There are times when nursing a toddler seems nuts - inconvenient, time-consuming and hardly worth the rolling eyes and ever-higher rising eyebrows (yes, I do see them though I'm now a master ignoring them). You'd think that at the end of a day like today, weaning would seem an appealing option.

But that I can still give him this familiar comfort on this ouchy, grumpy, all out of sorts day is a gift to him and to myself. It's a gift that mothers who wean 'when they get teeth', 'when they can ask for it' or 'when they're 3months/6 months/a year' don't ever get the chance to receive. It's a gift that he can tell me know with words that my milk is good, sweet and "wah-umm" (warm) in his belly. It's a gift that he has learned patience to wait and compassion not to hurt even though it feels good to him - and that I have learned patience to give when I could withhold and compassion to give though it does hurt. I am grateful today above other days for my curly-headed, foot stamping, loud talking acrobatic nursling... and I know he is grateful for me.

Wednesday, May 6, 2009

On guilt and the breastfeeding police

There's a lot of guilt involved in mothering - not least when it comes to how and what we feed our babies. A constant tension among breastfeeding advocates is ensuring that mothers are getting the information they need to make the right decision for their babies, while respecting their authority as parents and not devaluing their experience. It's heavy emotional stuff - and never straightforward.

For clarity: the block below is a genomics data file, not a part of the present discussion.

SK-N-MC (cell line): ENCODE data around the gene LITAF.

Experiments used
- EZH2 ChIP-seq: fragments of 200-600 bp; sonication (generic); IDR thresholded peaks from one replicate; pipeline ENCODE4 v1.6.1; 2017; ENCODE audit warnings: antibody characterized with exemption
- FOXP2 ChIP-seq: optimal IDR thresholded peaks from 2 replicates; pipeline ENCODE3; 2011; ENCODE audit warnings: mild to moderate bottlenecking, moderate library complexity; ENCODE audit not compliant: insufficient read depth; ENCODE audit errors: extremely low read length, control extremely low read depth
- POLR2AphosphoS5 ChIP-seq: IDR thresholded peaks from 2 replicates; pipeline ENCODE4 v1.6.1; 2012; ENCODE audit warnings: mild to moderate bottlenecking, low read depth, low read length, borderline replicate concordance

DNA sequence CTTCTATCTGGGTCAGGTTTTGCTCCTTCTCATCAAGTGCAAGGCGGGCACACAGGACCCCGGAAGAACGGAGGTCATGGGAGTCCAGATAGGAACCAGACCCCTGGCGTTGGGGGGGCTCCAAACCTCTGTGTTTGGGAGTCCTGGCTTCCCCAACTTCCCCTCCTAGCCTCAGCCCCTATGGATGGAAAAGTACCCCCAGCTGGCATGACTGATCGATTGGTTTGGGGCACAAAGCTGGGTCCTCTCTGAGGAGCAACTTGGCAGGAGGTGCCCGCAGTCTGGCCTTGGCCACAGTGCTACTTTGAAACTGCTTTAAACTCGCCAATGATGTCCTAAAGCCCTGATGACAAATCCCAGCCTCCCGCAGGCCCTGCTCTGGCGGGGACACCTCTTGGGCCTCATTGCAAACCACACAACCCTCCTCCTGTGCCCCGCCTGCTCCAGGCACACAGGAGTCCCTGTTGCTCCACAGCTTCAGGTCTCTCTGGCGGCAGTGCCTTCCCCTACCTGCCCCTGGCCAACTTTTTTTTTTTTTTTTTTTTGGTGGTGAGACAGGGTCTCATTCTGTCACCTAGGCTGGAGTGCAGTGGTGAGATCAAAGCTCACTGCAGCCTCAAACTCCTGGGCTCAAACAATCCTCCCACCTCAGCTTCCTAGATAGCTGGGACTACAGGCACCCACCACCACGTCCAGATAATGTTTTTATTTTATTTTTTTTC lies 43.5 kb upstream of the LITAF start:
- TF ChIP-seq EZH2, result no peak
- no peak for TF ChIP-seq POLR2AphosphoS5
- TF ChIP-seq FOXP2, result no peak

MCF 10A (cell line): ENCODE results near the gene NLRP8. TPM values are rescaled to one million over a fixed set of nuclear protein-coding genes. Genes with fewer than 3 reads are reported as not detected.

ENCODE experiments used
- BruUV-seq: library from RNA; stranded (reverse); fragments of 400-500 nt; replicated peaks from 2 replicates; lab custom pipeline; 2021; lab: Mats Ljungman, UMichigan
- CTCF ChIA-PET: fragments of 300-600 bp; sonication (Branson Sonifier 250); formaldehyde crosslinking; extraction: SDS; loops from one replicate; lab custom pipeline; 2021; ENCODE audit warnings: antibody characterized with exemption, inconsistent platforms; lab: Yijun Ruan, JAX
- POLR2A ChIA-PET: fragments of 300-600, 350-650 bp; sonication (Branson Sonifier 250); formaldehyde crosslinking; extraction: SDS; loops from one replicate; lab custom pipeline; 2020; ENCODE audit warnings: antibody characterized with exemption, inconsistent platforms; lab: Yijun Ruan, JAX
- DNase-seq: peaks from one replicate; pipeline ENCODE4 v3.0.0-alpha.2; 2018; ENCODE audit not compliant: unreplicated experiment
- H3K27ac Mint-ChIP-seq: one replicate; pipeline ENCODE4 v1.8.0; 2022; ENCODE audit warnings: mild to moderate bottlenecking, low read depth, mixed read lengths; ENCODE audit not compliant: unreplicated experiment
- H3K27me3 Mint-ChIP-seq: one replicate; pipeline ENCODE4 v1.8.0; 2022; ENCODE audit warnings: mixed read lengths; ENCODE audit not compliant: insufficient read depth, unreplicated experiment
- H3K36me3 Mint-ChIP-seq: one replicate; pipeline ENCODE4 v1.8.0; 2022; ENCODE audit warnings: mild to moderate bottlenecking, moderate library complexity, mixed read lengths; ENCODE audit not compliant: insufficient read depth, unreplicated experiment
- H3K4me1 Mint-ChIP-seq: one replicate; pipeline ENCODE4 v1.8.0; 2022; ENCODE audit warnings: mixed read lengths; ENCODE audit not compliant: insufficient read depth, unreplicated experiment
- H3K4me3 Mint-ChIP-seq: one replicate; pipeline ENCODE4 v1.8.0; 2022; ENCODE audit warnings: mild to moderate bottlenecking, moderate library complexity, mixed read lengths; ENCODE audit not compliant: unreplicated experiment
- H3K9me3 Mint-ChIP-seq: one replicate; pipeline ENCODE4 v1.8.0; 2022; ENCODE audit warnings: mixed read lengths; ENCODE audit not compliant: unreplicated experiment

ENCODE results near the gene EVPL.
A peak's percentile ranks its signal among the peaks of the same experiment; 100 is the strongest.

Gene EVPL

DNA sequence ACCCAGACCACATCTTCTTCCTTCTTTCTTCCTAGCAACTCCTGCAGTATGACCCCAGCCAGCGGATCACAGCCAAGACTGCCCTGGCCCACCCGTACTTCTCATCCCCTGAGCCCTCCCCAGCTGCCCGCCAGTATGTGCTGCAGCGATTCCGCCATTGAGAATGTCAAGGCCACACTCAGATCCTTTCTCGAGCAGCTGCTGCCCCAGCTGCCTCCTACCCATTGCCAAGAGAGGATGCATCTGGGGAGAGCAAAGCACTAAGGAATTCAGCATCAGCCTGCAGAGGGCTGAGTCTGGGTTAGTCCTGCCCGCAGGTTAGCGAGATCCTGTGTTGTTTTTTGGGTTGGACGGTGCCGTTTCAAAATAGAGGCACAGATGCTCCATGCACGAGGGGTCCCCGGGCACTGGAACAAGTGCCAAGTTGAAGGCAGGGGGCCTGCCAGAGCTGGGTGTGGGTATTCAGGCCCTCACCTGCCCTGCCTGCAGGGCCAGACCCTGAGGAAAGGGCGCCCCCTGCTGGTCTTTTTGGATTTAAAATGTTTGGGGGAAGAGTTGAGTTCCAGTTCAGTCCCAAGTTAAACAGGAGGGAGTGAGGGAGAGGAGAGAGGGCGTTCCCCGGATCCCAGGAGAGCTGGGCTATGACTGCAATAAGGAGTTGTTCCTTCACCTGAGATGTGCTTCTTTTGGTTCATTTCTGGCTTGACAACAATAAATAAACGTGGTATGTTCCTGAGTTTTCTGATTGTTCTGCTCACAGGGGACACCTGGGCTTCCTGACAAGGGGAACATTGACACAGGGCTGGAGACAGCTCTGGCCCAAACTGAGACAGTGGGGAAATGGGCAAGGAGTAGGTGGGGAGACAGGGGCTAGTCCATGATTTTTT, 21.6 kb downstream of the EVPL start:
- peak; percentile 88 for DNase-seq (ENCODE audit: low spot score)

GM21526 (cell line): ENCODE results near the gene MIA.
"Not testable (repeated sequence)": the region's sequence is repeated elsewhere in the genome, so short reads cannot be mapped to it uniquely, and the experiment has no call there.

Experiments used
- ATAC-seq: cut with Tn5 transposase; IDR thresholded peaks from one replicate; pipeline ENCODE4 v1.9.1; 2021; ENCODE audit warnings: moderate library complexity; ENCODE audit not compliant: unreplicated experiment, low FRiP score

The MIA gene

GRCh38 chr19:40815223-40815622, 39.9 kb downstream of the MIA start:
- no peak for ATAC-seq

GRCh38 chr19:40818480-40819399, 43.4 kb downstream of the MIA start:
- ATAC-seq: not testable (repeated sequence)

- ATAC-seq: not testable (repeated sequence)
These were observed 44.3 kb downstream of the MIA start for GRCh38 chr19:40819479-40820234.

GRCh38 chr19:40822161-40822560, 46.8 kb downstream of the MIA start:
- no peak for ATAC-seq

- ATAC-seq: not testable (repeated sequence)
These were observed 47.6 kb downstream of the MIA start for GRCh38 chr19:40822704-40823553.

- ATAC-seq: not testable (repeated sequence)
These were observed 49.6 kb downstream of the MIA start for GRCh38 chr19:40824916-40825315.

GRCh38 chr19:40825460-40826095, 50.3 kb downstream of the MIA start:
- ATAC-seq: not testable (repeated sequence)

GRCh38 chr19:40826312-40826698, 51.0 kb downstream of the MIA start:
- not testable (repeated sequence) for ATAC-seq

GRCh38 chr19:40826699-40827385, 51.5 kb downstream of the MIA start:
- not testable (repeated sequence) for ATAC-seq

For some out there, enough has been said about breastfeeding - anything further is meant to guilt and shame mothers into making the consensus choice. I have trouble with this on a number of fronts.

First, the notion that every new parent knows about breastfeeding and the risks of formula is absurd to anyone who spends any time discussing these issues with mothers. Front-line contacts from obstetricians to nurses to family doctors and pharmacists ought to be the foundations for good decisions, but too often they provide information that is out of date, coloured by their own professional bias or simply incorrect. Mothers need accurate information about the importance of breastfeeding and how to maximize chances of success: somewhat by definition, this means being clear about the consequences of not breastfeeding.

Second, while I believe strongly that a woman must determine the use of her own body, the 'personal choice' argument isn't quite so strong to me when it comes to breastfeeding. A mother who has chosen to birth and raise her child takes with that joy a burden of care - a child isn't owned, she is entrusted. Every baby deserves to be breastfed - as parents, we do countless things that are hard, uncomfortable and intrusive to care for our babies and children. Breastfeeding through challenges is no different than enduring the aches, pains and indignities that pregnancy brings - except that the pay-off is immediate.